2 Tbsp coconut oil

½ large fennel/2 sticks celery(70g), roughly chopped

½ bell pepper, roughly chopped

few sprigs thyme

1 fresh bay leaf

400g cherry tomatoes

1 Tbsp tomato paste

¾ cup water

1 tsp fine rock salt

1 tsp jaggery

¼ – ½ cup coconut cream

to serve

barley

ghee/olive oil

preparation

1.   In a heavy-based pot over medium-high heat, add the coconut oil, fennel, bell pepper, thyme and bay leaf – fry for a few minutes, stirring occasionally.

2.   Add in the whole cherry tomatoes, tomato paste, stir to combine, then cover and reduce the heat to medium-low and simmer for 30 minutes.

3.   Add in the water, salt, jaggery and coconut cream, stir to combine.

4.  Remove the sprigs of thyme and bay leaf, then puree until smooth. Taste, and adjust the seasonings.

To serve, ladle the soup into bowls.  Garnish each with a sprinkle of fresh thyme leaves, a few rounds of pepper, and drizzle with coconut cream.

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Donna’s simple mid-week soup

28th October 2019

Whenever my sister comes to visit or we meet up in Australia, I always request one of her soups. She is the queen of soup making! This was a soup she made recently when staying with us here in Portugal. A very simple, quick, no-fuss soup.

~Autumn~

Donna’s simple mid-week soup

Preparation 40 minutes

Serves 3 

ingredients

1 Tbsp ghee

2 fresh bay leaves

1 x 10cm rosemary sprig, leaves stripped

2 pinches asafoetida powder

2 stalks/300g celery, roughly chopped

1 tsp fine Himalayan rock salt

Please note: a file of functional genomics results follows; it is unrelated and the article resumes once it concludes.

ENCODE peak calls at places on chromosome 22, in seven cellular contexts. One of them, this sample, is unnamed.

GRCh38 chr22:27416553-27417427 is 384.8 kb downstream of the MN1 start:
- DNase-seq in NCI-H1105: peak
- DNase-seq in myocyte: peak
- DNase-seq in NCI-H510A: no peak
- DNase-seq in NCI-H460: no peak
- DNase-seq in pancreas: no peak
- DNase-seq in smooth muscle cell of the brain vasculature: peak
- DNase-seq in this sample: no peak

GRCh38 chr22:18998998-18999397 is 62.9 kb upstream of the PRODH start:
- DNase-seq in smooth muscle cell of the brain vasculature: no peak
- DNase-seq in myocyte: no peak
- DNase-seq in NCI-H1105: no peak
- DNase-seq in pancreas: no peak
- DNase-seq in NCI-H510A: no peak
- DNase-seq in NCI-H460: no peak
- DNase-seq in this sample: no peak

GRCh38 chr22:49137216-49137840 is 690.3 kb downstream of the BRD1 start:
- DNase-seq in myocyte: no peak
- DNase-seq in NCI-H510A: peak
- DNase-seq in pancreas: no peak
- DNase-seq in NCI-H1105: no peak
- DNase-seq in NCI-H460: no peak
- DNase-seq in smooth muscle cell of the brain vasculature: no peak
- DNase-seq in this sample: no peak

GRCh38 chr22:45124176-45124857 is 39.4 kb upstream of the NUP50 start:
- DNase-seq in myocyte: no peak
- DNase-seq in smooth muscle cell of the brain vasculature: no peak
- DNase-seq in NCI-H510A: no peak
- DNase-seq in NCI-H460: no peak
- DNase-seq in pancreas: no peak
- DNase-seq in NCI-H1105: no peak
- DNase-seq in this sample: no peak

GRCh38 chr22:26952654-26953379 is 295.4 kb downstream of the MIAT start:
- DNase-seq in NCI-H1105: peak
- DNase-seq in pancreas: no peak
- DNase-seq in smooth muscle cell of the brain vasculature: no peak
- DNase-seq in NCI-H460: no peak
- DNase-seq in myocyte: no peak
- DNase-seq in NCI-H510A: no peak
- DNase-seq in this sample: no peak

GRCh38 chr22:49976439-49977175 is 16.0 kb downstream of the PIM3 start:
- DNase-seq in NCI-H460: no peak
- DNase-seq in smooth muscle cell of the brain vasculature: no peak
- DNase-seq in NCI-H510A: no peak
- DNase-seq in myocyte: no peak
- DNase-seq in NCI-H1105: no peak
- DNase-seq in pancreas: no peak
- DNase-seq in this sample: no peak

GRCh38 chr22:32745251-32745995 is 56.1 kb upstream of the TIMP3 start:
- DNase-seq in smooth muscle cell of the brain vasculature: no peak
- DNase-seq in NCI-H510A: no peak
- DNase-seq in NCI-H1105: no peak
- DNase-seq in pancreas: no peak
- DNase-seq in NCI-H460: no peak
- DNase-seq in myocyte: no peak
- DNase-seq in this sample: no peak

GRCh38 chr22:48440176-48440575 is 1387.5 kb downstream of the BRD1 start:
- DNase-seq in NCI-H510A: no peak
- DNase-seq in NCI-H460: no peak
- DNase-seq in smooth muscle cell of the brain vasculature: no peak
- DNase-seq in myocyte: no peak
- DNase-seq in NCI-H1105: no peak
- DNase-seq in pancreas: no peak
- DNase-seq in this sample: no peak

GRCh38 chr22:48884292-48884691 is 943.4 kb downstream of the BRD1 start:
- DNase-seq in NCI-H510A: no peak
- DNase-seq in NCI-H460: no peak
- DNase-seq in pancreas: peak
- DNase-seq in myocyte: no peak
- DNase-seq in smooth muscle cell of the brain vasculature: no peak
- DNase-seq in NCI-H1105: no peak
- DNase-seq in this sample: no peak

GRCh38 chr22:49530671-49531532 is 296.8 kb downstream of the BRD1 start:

1 medium/150g potato, diced

1 medium/250g sweet potato, diced

¼ cup/50g brown basmati rice, rinsed

6 cups water

½ tsp freshly ground black pepper

to serve

ghee

grated parmesan or pine nut parmesan

preparation

1.  In a heavy-based saucepan over medium-high heat, heat ghee, add rosemary leaves, bay leaves and asafoetida and fry till fragrant, approximately 2 minutes.

2.  Add celery and salt, fry for 2 minutes, occasionally stirring.

3.  Reduce heat to medium and add potatoes. Fry for 5 minutes, stirring regularly to avoid sticking. Add rice and fry for a further minute.

4.  Add water, bring to a gentle boil, then reduce heat to maintain a simmer. Cover and simmer for 30-40 minutes or until vegetables are tender.

5.  Remove bay leaves. Using a hand blender, puree to desired consistency.

6.  Add pepper and extra salt to taste. Serve with a spoonful of ghee and grated parmesan.

variation 

To save time, saute all vegetables together.

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apple walnut cake (vegan)

4th October 2019

This cake base originated from Amy Chaplin’s first book, ‘At Home in the Whole Food Kitchen’ and has been adapted, posted and baked many times with different variations to suit the seasons. In Spring, I make this rhubarb cardamom cake or these raspberry quinoa muffins with an almond crumb.  In Summer, I replace the base with this one to make these ginger peach muffins or when the tree is heavy with plums, the original, plum millet cake. When the cooler days creep in and the leaves start to fall, Autumn arrives and I halve figs to place over the top and sprinkle with almond flakes or a pear and macadamia based on this recipe. With Winter close behind this cinnamon apple walnut crumble is a good place to be or a spiced pumpkin version sounds inviting. As you can see when you have a good base recipe the variations are endless!